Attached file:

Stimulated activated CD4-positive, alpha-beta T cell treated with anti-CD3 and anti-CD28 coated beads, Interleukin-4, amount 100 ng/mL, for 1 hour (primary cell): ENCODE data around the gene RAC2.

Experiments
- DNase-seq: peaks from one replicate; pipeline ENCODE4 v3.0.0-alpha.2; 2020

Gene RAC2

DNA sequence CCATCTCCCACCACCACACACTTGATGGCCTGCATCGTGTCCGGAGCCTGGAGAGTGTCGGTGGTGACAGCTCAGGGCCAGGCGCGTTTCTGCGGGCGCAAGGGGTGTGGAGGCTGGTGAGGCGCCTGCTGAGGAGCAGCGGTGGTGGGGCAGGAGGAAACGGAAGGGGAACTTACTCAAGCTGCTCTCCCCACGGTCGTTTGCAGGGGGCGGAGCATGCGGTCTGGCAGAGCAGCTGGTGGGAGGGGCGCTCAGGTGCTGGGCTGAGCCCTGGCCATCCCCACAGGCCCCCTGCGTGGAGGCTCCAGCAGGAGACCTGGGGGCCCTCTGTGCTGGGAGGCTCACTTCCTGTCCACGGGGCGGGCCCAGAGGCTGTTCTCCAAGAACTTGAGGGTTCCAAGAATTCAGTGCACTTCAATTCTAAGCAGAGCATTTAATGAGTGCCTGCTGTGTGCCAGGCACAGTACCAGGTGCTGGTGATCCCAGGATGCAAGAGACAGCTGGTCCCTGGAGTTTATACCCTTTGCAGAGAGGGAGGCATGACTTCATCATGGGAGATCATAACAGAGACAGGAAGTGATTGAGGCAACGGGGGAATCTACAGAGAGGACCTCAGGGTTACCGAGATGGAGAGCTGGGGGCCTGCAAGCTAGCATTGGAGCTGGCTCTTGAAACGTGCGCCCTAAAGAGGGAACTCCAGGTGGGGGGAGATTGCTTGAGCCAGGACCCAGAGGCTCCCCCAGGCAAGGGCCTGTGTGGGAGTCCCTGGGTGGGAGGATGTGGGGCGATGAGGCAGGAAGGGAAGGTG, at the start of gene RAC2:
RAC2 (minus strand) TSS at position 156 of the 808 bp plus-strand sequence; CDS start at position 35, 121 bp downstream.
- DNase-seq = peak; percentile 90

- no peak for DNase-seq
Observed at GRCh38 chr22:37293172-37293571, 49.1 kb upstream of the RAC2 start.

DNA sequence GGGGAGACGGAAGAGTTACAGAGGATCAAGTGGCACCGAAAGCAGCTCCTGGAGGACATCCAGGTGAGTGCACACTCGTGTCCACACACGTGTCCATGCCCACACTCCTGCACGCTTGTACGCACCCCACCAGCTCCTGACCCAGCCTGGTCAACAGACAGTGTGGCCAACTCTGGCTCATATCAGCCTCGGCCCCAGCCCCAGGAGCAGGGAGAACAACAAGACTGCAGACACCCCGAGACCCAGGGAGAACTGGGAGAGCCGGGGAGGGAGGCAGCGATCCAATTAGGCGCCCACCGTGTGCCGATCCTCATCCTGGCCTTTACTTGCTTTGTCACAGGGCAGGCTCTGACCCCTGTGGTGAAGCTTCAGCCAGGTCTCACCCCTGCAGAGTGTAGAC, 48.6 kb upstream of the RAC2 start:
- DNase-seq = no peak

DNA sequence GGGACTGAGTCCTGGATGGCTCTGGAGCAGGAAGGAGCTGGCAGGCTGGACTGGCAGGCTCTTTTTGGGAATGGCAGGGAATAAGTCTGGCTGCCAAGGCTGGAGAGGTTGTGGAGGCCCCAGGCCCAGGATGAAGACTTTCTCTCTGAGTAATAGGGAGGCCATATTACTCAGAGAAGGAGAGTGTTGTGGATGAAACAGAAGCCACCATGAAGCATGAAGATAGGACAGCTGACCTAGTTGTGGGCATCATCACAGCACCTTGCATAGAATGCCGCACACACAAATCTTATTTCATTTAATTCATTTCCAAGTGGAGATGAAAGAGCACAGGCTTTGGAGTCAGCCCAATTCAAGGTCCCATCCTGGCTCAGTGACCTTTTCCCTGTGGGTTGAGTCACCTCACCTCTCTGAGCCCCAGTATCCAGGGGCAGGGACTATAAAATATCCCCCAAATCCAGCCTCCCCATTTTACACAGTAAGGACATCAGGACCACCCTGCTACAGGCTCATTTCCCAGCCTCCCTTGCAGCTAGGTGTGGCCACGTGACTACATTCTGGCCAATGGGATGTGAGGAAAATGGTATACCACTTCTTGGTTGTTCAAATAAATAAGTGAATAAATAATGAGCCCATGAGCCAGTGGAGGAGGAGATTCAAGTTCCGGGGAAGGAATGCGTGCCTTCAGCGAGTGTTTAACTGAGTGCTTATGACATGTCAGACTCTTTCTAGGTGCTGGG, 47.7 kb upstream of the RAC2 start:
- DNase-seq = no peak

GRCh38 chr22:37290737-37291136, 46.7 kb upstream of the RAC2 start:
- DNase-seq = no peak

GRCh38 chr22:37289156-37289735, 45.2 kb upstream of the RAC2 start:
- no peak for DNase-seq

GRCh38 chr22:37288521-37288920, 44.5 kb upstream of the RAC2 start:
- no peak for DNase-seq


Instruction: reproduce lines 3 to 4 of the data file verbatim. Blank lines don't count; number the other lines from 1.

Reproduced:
- DNase-seq: peaks from one replicate; pipeline ENCODE4 v3.0.0-alpha.2; 2020

Gene RAC2